It's the endusers - anyone running an ecommerce site or anyone running an affiliate website, that is "people who buy clicks" - and webmasters/SEOs/SEMs who buy clicks on behalf of clients who ought to be wading into this market and aggresively spearfishing targeted domains or, at the very least, telling their clients "now is the time to buy".
As endusers of click generating domains, even if you offer 12 years revenue - to beat out the aggregators - you will make up your investment in 4 years - assuming that cost-per-click stays at today's levels. (And assuming a 70% discount to enduser click cost as explained above.)
Unless the architects of the WWW change everything that makes the URL model of web hosting and web surfing work the benefit to the enduser is a very nice clickstream after year 2, 3 or 4 that could be worth $thousands for the mere price of the domain renewal.
Speculative investing has risks but so does building a business model based either solely upon search engine ranking OR PPC. PPC could eventually be used to squeeze out players simply by larger players knocking smaller players out of bid placement.
People need to have a multi-facted online strategy for driving traffic and traffic domains ought to be a tool in every webmasters toolchest.
| 8:11 pm on May 5, 2006 (gmt 0)|
This is extremely useful, thank you!
| 10:11 pm on May 5, 2006 (gmt 0)|
What webwork said. Buy a domain for 9 times parking revenue, whip up a tiny minisite and slap AdSense or other on it, and now you are making 3 times as much as they were. So really you only paid a third of what it appears on the surface. Right?
| 8:07 pm on May 6, 2006 (gmt 0)|
So - I'm going to pretend I'm in the Boston Sheraton after a few drinks... because disagreeing with Webwork is not necessarily a good plan sober...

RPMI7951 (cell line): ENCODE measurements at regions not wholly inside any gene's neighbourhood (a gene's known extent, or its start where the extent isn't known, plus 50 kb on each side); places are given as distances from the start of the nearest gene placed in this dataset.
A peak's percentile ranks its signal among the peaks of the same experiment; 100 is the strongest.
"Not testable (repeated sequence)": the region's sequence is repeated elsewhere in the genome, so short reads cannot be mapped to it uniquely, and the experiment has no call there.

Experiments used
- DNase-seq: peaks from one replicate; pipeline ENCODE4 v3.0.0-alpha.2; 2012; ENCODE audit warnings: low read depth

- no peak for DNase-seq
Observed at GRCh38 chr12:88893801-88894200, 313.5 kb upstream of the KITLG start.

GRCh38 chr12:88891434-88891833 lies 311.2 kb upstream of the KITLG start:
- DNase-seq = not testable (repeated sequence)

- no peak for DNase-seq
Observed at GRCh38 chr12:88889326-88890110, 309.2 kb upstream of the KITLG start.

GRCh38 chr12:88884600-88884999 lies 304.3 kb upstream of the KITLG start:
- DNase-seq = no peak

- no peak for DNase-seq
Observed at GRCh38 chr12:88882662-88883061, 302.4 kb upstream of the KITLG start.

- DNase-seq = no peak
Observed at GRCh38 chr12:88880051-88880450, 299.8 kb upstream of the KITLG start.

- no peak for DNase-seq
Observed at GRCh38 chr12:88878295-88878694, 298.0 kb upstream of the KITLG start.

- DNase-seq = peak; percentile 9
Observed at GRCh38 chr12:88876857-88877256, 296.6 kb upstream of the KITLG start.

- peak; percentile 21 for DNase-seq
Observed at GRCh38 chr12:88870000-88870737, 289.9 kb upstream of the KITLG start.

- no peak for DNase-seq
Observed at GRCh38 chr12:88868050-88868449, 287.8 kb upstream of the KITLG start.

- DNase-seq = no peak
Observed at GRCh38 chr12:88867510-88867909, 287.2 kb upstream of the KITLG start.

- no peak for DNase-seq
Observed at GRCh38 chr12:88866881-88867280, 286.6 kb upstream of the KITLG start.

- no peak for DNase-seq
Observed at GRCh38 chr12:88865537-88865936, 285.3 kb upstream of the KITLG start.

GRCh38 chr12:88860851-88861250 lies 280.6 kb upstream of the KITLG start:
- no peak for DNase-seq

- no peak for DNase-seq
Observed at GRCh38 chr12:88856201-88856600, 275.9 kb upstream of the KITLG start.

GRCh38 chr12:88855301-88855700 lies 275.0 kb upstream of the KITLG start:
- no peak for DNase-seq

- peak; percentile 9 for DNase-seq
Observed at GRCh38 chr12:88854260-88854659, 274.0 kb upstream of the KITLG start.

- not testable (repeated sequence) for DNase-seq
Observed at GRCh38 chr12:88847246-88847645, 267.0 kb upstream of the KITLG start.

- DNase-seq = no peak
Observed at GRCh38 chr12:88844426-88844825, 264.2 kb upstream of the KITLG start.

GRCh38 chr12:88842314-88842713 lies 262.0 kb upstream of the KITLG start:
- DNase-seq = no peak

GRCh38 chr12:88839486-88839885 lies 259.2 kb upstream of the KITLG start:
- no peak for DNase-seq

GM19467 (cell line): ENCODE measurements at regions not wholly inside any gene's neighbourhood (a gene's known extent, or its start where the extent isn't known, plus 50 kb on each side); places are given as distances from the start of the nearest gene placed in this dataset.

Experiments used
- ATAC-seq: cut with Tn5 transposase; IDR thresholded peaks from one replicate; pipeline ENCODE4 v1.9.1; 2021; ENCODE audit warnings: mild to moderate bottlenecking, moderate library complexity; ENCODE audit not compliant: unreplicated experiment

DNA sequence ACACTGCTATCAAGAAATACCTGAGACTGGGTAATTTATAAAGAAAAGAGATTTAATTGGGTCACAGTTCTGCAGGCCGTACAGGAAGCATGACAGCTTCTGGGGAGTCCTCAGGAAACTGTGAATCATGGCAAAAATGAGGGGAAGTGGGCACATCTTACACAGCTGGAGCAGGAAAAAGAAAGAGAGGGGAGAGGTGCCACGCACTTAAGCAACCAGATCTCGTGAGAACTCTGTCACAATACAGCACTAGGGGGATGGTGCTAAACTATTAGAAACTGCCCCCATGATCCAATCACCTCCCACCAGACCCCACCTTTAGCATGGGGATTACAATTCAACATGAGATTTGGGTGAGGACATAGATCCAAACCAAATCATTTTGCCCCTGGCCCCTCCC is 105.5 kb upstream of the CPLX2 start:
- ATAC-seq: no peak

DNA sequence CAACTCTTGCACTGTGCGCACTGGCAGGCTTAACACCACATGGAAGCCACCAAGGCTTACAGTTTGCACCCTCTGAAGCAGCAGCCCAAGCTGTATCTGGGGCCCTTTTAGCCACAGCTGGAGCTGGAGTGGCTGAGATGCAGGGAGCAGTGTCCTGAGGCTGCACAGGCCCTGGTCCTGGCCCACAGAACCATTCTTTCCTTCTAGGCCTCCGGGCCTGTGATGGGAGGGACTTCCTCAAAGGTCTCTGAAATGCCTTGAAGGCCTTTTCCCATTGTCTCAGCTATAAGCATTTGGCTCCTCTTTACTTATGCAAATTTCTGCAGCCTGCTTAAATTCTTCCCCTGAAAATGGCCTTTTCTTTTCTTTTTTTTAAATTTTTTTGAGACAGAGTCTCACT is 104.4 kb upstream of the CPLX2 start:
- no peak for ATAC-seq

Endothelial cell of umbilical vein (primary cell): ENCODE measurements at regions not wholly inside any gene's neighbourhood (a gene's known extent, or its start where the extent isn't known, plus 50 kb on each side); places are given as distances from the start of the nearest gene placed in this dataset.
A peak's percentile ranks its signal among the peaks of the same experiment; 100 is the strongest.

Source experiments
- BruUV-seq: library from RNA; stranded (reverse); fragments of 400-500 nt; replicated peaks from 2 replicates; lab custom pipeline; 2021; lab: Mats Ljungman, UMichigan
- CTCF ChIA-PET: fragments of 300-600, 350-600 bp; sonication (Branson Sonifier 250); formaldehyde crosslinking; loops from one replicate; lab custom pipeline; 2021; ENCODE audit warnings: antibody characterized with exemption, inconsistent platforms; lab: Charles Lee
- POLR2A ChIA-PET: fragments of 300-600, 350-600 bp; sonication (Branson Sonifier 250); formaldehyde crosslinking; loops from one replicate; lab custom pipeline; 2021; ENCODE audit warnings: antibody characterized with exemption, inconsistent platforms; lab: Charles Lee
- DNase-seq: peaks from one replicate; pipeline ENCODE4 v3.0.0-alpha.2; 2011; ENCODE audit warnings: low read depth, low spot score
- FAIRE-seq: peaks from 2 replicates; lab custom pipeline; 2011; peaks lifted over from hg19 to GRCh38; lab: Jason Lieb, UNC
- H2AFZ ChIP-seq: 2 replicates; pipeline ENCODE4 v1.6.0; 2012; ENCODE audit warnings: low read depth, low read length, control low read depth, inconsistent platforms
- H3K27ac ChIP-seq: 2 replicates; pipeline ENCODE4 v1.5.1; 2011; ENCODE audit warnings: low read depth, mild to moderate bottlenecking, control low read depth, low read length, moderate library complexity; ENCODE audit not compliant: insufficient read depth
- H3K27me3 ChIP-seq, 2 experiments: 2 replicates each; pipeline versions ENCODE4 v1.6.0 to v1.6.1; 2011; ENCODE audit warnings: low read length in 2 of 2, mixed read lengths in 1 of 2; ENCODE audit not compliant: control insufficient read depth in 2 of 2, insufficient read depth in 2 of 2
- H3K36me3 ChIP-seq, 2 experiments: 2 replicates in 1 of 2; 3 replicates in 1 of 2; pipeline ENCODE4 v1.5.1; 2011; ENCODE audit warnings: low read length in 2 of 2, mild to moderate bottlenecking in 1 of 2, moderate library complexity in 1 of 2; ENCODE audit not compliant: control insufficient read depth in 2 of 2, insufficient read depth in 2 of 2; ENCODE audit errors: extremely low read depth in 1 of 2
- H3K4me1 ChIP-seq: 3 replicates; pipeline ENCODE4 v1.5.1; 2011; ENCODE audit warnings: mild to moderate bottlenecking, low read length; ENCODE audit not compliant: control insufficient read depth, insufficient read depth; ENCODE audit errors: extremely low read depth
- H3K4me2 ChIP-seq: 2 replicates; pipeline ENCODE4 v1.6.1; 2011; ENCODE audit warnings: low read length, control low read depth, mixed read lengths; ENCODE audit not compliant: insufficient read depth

I think that the assumption that a parked domain will continue to get traffic for a decade regardless is erronous. This assumes that the search engines continue to miss the mark in search OR that users continue to guess domain names.
Both of these are only assumptions. By contrast I assume that search engines will - more and more - work out that users are not looking for a parked domain, but an active one. I also assume that users and user interfaces will continue to evolve so that users more and more work within an increasingly empowered environment which gets them to where they planned to go right off the bat.
Now - if you own a commercially viable domain, then the reason to buy a parked domain will entirely negate any value formulae based on parked income - a buyer will buy the domain to activate it and past income will be irrelevent.
(Dixon ducks as he runs out of the domain name forum in haste)
| 11:03 pm on May 6, 2006 (gmt 0)|
Business basics almost never change. To buy something and make a profit out of it is dependent on what the business is currently making, your interest to maintain status quo/your ability to apply your imagination and ideas ... and the investment cost. But don't forget market sentiment and the old cliche about something being worth only what someone will pay for it. Don't have competing buyers for a specific domain? Then drive a hard bargain. I don't see what's wrong with 12 months. Content sites with passive income go for less than that!
Sure it has the "potential" to make more money by cutting out middlemen. But "potential" is the BS that sellers use when they run out of other good justification for the asking price.
|the assumption that a parked domain will continue to get traffic for a decade regardless is erronous |
This is the internet. I wouldn't assume continued traffic for even in excess of a year.
| 11:55 pm on May 6, 2006 (gmt 0)|
IE is going to have search integrated into the browser. and potential longhorn at the os level?
what does that do to type ins? how many wrong guesses do people make before they start using the nice box right next to it that tends to offer greater relevancy than random stabs?
IMHO if the traffic is type in (instead of following links, bookmarks, etc) in many markets you could expect a huge decrease in that traffic in the next 12 to 24 months.
| 5:23 am on May 7, 2006 (gmt 0)|
The search forum threads tell the tale (and have been doing so for years): it is pretty much ALWAYS harder to get traffic organically than it used to be - in other words, the search engines get less and less "willing" to hand over traffic for free.